Bali Currency

The name for the Indonesia Rupiah was adopted from the Indian form of currency, the Rupee.

Prior to the Rupiah, Indonesia used the Dutch guilder from 1610 to 1817, when the Dutch East Indies

guilder was introduced. The Rupiah was first introduced during the World War II Japanese occupation.

Following the end of the war, the Java Bank briefly issued its own Java Rupiah as a replacement.

Preceding their independence, the Indonesian Rupiah was introduced on November 2, 1949 as the new national currency.

The Riau islands and the Indonesian half of New Guinea (Irian Barat) had their own variants of the Rupiah, but these were

incorporated into the national Rupiah in 1964 and 1971.

Devalued by inflation, in 1965 the New Rupiah was introduced at a rate of 1000 old Rupiah to one new Rupiah. More recently,

the Asian economic crisis of 1997-1998 depreciated the Rupiah's value by 35% in a matter of one night and was a major factor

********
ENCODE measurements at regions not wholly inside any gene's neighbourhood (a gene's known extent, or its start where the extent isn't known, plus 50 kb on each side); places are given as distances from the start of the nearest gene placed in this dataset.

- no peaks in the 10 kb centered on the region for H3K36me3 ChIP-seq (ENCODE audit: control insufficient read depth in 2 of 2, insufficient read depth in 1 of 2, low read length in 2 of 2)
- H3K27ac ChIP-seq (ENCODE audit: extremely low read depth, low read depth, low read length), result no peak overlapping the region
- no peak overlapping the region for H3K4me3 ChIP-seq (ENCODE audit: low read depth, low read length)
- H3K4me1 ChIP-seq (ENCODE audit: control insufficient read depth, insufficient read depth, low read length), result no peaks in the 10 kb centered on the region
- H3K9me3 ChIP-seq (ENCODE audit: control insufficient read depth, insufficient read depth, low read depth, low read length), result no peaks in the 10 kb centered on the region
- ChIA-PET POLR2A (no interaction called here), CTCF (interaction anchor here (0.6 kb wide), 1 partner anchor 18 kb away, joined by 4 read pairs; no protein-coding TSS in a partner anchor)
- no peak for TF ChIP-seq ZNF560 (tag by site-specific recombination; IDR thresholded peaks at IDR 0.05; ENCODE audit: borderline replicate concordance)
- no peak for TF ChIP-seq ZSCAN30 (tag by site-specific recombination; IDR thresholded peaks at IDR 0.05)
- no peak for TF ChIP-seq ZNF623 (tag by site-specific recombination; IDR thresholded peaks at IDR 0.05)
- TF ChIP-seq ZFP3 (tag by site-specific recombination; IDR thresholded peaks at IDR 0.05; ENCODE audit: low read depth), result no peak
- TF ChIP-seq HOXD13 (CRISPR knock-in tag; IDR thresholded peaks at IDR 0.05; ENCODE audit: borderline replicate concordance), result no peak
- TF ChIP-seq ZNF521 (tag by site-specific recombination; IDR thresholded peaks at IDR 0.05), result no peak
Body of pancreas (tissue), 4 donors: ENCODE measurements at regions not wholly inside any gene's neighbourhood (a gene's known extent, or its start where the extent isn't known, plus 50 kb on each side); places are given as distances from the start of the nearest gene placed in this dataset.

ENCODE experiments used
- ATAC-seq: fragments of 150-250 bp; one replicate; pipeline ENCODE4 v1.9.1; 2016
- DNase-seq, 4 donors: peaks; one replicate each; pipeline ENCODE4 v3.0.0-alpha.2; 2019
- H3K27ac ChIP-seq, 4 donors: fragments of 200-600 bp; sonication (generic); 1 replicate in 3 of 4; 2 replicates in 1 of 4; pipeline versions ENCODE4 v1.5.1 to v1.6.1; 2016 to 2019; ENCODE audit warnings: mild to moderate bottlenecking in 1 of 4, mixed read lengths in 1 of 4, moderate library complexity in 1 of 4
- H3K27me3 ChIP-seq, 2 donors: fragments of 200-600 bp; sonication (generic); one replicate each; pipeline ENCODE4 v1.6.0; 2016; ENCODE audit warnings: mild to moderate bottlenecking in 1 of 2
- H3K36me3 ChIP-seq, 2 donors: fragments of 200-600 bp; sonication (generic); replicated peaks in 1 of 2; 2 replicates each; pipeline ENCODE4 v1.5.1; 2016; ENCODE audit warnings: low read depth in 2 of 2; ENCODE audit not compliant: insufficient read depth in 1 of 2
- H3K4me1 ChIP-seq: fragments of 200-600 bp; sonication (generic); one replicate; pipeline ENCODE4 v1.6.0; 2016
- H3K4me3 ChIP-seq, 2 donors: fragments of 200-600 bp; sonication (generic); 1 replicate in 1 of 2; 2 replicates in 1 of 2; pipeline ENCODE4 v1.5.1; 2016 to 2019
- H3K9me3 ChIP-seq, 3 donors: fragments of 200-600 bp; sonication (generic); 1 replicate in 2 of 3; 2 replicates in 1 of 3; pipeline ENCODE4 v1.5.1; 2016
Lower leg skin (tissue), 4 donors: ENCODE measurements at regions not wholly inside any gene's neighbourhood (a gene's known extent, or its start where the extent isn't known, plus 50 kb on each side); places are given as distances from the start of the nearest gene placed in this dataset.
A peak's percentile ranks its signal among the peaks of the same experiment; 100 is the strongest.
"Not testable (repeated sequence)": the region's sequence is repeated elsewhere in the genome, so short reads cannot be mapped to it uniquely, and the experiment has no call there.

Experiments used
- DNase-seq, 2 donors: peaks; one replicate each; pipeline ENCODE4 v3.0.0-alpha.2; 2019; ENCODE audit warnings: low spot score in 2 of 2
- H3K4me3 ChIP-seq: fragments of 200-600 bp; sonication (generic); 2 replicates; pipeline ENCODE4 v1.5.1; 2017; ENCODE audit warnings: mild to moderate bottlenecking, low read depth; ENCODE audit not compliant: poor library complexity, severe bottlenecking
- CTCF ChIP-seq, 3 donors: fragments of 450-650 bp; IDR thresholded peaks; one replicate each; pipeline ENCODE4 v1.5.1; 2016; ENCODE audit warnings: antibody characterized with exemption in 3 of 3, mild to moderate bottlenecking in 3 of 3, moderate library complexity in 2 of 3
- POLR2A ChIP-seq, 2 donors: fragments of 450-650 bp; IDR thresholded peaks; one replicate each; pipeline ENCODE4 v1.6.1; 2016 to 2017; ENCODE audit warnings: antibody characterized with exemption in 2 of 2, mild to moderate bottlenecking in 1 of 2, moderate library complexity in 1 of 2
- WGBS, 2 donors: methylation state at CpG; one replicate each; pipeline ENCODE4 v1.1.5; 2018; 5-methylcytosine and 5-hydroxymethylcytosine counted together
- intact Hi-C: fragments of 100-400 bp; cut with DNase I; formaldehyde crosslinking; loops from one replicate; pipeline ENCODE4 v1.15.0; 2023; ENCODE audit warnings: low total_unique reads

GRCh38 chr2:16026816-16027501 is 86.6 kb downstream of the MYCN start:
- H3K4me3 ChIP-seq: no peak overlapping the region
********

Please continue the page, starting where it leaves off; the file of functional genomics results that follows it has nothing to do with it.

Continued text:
in the overthrow of President Suharto's government. The Rupiah had traded at about 2000-3000 Rupiah per 1 US dollar, but

reached a low of 16,800 Rupiah per dollar in June 1998.

The Rupiah is a freely convertible currency, but remains plagued by high inflation. As of early June 2005, 1 US dollar is worth

approximately 14,000 Rupiah.


Used money bills are: 1.000, 2.000, 5.000, 10.000, 50.000, 100.000

Be aware that a 100.000 Rupiah bill is seen as "big" money. Usualy people cannot change back from 100.000 bills.


Therefore our advice is to carry 50.000,- bills.